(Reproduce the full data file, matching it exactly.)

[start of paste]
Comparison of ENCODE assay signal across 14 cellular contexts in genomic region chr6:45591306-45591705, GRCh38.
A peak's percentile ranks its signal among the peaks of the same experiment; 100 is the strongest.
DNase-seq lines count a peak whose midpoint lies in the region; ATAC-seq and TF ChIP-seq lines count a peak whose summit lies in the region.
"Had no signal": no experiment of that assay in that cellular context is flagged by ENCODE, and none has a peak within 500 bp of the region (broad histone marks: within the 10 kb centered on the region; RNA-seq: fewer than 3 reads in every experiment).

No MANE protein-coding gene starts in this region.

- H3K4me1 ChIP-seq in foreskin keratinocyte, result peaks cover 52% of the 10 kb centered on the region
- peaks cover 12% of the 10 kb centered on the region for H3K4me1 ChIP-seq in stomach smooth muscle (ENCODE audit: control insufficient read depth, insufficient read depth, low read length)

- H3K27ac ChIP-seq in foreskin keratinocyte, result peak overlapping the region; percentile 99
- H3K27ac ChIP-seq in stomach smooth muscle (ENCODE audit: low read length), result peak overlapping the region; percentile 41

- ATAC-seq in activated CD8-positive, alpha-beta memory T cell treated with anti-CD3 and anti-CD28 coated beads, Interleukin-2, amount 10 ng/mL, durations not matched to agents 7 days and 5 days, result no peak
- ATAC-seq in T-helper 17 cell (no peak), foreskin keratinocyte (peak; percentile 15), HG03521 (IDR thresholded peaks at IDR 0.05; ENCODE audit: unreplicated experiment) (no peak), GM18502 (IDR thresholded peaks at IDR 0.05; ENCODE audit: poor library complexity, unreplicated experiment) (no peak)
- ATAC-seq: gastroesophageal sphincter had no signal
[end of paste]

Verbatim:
Comparison of ENCODE assay signal across 14 cellular contexts in genomic region chr6:45591306-45591705, GRCh38.
A peak's percentile ranks its signal among the peaks of the same experiment; 100 is the strongest.
DNase-seq lines count a peak whose midpoint lies in the region; ATAC-seq and TF ChIP-seq lines count a peak whose summit lies in the region.
"Had no signal": no experiment of that assay in that cellular context is flagged by ENCODE, and none has a peak within 500 bp of the region (broad histone marks: within the 10 kb centered on the region; RNA-seq: fewer than 3 reads in every experiment).

No MANE protein-coding gene starts in this region.

- H3K4me1 ChIP-seq in foreskin keratinocyte, result peaks cover 52% of the 10 kb centered on the region
- peaks cover 12% of the 10 kb centered on the region for H3K4me1 ChIP-seq in stomach smooth muscle (ENCODE audit: control insufficient read depth, insufficient read depth, low read length)

- H3K27ac ChIP-seq in foreskin keratinocyte, result peak overlapping the region; percentile 99
- H3K27ac ChIP-seq in stomach smooth muscle (ENCODE audit: low read length), result peak overlapping the region; percentile 41

- ATAC-seq in activated CD8-positive, alpha-beta memory T cell treated with anti-CD3 and anti-CD28 coated beads, Interleukin-2, amount 10 ng/mL, durations not matched to agents 7 days and 5 days, result no peak
- ATAC-seq in T-helper 17 cell (no peak), foreskin keratinocyte (peak; percentile 15), HG03521 (IDR thresholded peaks at IDR 0.05; ENCODE audit: unreplicated experiment) (no peak), GM18502 (IDR thresholded peaks at IDR 0.05; ENCODE audit: poor library complexity, unreplicated experiment) (no peak)
- ATAC-seq: gastroesophageal sphincter had no signal